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Could someone recommend a book for surveying species?


I'm trying to get/renew basic knowledge of species. Could someone recommend a book for surveying "important"/"representational" species? I am looking for a book with good illustrations and that covers most "important"/"representational" species.

I am currently reading The Tree of Life: A Phylogenetic Classification, and it is thicker than I want to read as a first book in this kind.


Judging from your response to Gurav in the comments, it sounds like introductory zoology and plant biology texts would fit the bill.

For zoology, we teach from Hickman et al's Integrated Principles of Zoology. It outlines the major phyla, their defining characteristics, with plenty of specific examples scattered throughout. There are nice little problem sets throughout, and it goes into a solid amount of detail for a first or second year zoology course.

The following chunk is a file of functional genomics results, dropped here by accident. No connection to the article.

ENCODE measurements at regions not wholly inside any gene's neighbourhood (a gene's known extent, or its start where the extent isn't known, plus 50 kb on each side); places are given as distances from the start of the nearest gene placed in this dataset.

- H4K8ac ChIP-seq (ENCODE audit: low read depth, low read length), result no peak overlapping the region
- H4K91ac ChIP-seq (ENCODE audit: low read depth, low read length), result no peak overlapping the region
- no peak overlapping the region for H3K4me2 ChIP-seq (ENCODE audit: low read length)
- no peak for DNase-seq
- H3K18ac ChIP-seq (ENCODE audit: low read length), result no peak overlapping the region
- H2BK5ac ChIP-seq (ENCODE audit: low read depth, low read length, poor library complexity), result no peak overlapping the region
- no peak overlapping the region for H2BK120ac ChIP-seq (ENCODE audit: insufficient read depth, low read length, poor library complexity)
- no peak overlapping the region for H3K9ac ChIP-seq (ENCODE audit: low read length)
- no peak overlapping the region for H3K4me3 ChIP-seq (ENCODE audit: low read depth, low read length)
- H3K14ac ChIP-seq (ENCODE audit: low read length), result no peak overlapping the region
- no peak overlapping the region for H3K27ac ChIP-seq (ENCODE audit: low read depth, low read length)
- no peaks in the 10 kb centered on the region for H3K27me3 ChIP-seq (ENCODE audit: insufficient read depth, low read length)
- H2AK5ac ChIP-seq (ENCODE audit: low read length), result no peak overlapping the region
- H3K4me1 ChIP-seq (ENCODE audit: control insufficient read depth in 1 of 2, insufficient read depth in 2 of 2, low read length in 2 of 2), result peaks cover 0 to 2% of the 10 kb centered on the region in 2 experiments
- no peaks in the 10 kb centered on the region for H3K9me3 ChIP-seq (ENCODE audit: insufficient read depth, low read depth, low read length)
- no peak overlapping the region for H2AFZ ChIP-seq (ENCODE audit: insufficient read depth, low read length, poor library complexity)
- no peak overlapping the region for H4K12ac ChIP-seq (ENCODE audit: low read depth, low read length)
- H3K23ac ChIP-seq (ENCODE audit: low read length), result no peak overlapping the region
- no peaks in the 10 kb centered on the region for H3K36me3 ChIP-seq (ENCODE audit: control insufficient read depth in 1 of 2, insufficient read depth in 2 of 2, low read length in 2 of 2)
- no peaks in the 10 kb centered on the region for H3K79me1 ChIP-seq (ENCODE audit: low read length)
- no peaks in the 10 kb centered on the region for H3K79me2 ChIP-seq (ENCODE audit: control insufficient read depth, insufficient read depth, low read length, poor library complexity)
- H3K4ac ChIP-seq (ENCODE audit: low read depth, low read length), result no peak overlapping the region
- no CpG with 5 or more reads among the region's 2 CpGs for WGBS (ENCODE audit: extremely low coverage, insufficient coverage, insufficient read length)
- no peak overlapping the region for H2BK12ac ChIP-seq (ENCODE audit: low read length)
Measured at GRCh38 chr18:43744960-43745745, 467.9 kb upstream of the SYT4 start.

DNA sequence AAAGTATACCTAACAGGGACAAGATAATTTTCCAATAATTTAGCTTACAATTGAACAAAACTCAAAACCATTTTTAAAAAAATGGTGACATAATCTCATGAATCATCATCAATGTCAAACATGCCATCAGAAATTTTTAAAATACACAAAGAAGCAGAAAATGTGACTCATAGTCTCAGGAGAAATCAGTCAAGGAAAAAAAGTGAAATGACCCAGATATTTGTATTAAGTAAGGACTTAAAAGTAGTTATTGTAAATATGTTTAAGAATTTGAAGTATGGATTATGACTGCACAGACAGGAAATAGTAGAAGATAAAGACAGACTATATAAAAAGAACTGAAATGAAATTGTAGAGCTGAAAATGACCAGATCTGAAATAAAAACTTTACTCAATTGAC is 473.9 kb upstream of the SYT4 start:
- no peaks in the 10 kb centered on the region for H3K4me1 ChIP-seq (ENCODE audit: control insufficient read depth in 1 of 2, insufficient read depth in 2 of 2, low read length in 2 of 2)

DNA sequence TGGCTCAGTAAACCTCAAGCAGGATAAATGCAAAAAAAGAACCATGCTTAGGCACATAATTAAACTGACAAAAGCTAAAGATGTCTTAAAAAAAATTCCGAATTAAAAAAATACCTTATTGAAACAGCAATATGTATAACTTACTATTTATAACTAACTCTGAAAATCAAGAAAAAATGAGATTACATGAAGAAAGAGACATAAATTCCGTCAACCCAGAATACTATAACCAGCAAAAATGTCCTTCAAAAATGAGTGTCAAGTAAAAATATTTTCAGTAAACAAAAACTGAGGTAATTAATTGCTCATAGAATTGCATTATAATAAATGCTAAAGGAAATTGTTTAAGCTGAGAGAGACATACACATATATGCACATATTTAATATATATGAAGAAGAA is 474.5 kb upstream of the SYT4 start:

For plants, I've used Graham et al's Plant Biology, which takes a similar general approach. Though it's perhaps a bit broader, and less species-focused.

Both of these books outline the major relevant groups, and use 'representative' species to illustrate various biological points throughout. They might be a good place to start!


The number of species on the planet, or in any geographical area, is the result of an equilibrium of two evolutionary processes that are ongoing: speciation and extinction. When speciation rates begin to outstrip extinction rates, the number of species will increase. Likewise, the reverse is true when extinction rates begin to overtake speciation rates. Throughout the history of life on Earth, as reflected in the fossil record, these two processes have fluctuated to a greater or lesser extent, sometimes leading to dramatic changes in the number of species on the planet as reflected in the fossil record (Figure 1).